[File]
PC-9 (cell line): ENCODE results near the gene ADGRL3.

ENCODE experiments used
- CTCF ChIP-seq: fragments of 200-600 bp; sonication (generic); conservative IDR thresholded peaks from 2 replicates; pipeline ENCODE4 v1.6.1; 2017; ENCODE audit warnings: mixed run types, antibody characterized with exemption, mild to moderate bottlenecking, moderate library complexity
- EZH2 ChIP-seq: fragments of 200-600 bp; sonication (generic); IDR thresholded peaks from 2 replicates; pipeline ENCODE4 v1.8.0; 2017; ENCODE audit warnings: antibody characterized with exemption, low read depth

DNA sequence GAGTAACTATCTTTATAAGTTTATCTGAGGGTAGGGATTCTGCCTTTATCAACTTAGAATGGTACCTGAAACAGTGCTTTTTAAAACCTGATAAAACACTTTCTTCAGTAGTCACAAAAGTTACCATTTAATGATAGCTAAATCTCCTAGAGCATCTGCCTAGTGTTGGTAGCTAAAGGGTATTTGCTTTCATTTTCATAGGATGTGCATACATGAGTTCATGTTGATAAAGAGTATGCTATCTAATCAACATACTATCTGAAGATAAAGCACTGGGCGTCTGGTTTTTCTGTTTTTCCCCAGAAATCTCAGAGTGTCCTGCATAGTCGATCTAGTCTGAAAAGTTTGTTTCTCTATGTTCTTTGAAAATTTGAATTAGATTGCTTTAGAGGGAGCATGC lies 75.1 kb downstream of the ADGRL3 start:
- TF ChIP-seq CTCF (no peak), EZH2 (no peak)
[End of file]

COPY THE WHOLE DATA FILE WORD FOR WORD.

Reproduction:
PC-9 (cell line): ENCODE results near the gene ADGRL3.

ENCODE experiments used
- CTCF ChIP-seq: fragments of 200-600 bp; sonication (generic); conservative IDR thresholded peaks from 2 replicates; pipeline ENCODE4 v1.6.1; 2017; ENCODE audit warnings: mixed run types, antibody characterized with exemption, mild to moderate bottlenecking, moderate library complexity
- EZH2 ChIP-seq: fragments of 200-600 bp; sonication (generic); IDR thresholded peaks from 2 replicates; pipeline ENCODE4 v1.8.0; 2017; ENCODE audit warnings: antibody characterized with exemption, low read depth

DNA sequence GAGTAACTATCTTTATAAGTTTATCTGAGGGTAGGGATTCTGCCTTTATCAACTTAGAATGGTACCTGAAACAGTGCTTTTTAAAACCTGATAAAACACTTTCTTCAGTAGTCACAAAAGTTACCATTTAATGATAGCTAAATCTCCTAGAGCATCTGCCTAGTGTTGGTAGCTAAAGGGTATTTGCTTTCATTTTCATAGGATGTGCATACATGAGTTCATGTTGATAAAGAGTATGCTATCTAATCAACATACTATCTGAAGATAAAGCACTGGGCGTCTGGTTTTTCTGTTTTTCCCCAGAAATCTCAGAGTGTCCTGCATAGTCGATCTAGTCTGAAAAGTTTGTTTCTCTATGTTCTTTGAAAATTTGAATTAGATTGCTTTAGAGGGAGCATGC lies 75.1 kb downstream of the ADGRL3 start:
- TF ChIP-seq CTCF (no peak), EZH2 (no peak)